Facades is originally from Koyaanisqati, and originally scored for an orchestral string section and two saxophones. The rendition here is well done, though the lack of timbre differentiation between the winds and strings is missed. This is such a slowly developing work that here it feels as if it lacks something without timbre shifts. That said, it's still impressively performed. It simply is not as strong an arrangement as it would be with something else to bring out the melodic lines. 

There are then five selections from the 1995 film The Secret Agent performed by eight cellos and a synthesizer. Unlike the previous tracks this music was not first redacted into a single work that would then be performed as a cohesive unit. Instead these are short works that all are capable of standing on their own, but were originally composed to accompany the action in the film. There are moments where this works incredibly well, such as the short work The Blood on the Stairs or Winnie Goes to Sea. The strings carry most of the music, and the synthesized portions are perfectly placed to highlight the mood of the work and offer contrast. In other places however, such as the movement "Emigration", the synthesizer seems more intrusive when it enters. It does lend more of a feeling of a full orchestra or a film, but as a stand-alone work it is less successful here. 

The final two pieces are taken from Glass's opera Akhnaten, and they are masterfully arranged and performed. Singers are introduced to lend more of a flavor of the original operatic work. Really the only thing "missing" is the emphasis and energy that the low brass lends at times. The cello simply doesn't convey the energy of the bass trombone. This is a minor issue. A listener who was not already intimately familiar with the works would probably never miss the brass, especially with the singers providing such an energetic and solid performance. Additionally the percussion remains intact in these recordings, though there are no percussionists credited in the liner-notes. Musically this is certainly a boon. Attack and Fall without the driving percussion would certainly lack the energy of the original instrumentation. All told those who know Akhnaten well will probably find other recordings more to their liking, but these are certainly well performed and a credit to the cello octet.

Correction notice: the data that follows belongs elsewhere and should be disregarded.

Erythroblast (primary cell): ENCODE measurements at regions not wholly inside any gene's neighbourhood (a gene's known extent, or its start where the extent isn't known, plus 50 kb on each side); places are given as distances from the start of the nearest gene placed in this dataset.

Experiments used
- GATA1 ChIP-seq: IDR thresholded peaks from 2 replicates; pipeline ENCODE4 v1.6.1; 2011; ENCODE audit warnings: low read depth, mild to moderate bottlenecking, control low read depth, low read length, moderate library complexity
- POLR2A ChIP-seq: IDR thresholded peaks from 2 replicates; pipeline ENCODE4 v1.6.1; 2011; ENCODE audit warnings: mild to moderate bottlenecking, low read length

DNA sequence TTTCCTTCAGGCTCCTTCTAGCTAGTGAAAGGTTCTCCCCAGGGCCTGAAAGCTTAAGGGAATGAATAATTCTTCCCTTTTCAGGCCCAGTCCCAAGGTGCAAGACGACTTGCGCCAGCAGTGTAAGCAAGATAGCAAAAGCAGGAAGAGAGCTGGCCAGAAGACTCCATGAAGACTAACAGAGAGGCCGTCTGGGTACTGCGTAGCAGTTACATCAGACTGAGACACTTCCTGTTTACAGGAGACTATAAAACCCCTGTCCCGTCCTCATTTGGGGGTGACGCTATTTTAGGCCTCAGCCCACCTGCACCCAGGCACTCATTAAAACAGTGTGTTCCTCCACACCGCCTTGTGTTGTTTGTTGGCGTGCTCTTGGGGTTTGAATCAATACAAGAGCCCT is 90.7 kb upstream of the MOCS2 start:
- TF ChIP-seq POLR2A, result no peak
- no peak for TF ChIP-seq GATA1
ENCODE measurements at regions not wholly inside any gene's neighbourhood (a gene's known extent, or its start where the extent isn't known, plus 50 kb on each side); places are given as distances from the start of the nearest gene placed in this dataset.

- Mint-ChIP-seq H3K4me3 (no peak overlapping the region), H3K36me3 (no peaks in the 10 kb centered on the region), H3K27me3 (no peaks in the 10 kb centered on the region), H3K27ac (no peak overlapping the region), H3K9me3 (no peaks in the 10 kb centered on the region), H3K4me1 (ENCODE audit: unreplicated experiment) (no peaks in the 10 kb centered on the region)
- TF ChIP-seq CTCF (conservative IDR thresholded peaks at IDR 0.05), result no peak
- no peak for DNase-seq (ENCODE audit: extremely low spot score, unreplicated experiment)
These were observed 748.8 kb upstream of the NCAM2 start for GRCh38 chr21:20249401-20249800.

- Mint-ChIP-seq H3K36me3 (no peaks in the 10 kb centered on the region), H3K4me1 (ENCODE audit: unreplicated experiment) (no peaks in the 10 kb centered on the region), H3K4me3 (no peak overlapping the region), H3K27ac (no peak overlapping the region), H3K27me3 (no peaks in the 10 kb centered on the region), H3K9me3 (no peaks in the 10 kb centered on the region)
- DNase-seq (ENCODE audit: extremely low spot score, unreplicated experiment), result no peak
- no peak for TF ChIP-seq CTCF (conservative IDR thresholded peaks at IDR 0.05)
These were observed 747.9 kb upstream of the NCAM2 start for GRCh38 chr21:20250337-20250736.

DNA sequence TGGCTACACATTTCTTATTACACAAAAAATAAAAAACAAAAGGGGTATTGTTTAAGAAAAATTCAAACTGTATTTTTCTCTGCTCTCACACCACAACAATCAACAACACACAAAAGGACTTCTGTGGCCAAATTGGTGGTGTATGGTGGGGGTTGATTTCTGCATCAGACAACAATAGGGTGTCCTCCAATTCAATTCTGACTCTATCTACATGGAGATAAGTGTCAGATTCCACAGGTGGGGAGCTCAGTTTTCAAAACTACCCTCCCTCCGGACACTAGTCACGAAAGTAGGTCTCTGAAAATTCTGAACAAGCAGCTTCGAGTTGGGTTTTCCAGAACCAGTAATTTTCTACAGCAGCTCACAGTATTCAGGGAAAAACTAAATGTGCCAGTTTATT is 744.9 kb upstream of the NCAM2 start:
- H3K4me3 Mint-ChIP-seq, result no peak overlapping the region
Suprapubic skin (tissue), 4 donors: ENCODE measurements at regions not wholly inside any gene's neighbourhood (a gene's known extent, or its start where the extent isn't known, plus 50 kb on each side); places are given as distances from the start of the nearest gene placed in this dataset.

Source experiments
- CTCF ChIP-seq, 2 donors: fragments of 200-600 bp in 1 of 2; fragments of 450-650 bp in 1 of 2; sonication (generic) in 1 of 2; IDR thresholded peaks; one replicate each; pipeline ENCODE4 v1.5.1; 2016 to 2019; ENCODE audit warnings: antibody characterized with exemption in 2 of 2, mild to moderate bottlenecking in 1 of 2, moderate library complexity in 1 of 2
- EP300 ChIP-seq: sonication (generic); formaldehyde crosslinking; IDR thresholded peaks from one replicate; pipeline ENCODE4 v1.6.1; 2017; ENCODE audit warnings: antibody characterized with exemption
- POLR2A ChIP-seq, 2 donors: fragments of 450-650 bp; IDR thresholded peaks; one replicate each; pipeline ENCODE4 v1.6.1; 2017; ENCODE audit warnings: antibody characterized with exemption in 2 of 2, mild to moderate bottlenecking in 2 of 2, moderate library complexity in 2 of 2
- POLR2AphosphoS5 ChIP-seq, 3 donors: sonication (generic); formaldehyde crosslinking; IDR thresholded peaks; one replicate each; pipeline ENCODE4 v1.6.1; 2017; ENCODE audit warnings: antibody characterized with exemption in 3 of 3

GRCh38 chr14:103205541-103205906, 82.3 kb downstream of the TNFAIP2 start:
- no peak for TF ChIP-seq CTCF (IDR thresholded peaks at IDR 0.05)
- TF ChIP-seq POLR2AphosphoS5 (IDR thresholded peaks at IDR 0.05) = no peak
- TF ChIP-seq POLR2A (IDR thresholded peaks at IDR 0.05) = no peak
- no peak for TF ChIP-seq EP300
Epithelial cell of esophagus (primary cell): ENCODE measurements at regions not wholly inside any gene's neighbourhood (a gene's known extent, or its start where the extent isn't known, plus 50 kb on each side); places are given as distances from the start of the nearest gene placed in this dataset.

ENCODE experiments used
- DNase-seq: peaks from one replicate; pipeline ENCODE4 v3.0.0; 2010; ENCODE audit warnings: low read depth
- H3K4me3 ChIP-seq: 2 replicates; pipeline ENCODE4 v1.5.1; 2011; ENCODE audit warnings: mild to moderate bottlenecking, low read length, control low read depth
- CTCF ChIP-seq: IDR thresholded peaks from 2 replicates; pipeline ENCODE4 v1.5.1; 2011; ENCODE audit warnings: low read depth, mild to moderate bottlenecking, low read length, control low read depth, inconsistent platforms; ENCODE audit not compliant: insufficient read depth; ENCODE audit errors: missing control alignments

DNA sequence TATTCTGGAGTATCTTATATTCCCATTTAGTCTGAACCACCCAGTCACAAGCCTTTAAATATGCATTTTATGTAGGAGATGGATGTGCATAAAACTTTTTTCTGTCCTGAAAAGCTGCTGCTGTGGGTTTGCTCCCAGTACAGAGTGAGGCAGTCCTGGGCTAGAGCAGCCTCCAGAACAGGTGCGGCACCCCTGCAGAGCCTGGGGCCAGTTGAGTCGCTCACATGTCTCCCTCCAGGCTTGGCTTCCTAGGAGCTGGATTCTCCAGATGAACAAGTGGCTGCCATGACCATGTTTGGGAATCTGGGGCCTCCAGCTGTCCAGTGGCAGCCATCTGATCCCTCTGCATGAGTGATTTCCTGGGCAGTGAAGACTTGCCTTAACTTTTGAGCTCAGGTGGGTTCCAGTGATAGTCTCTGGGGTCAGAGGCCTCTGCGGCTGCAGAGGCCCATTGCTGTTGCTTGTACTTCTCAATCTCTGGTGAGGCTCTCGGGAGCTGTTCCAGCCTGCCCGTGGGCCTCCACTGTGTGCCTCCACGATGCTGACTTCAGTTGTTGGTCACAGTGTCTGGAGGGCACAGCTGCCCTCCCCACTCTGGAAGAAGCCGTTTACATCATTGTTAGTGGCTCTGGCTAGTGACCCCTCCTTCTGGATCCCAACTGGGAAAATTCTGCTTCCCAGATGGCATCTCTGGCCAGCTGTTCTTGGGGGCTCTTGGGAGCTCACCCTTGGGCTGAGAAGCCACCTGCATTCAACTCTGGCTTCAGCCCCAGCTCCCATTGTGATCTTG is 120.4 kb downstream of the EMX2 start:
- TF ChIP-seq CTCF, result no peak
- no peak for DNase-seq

Overall this is a very good, though non-essential, collection of Philip Glass's works performed by one of the most talented collectives of cellists on the planet. It is certainly a well performed and enjoyable listening experience. The arrangements have managed to hold onto the most attractive parts of Glass's originals. There are even points where these arrangements may be superior to the originals, such as in Company and Mishima. In other places the experiment is less successful, though not in any way sub-par. If nothing else, it highlights both the compositional prowess of Glass and the virtuosity of the players of the Cello Octet Conjunto Iberico. Really, what more could one ask for in a recording? 

Patrick Gary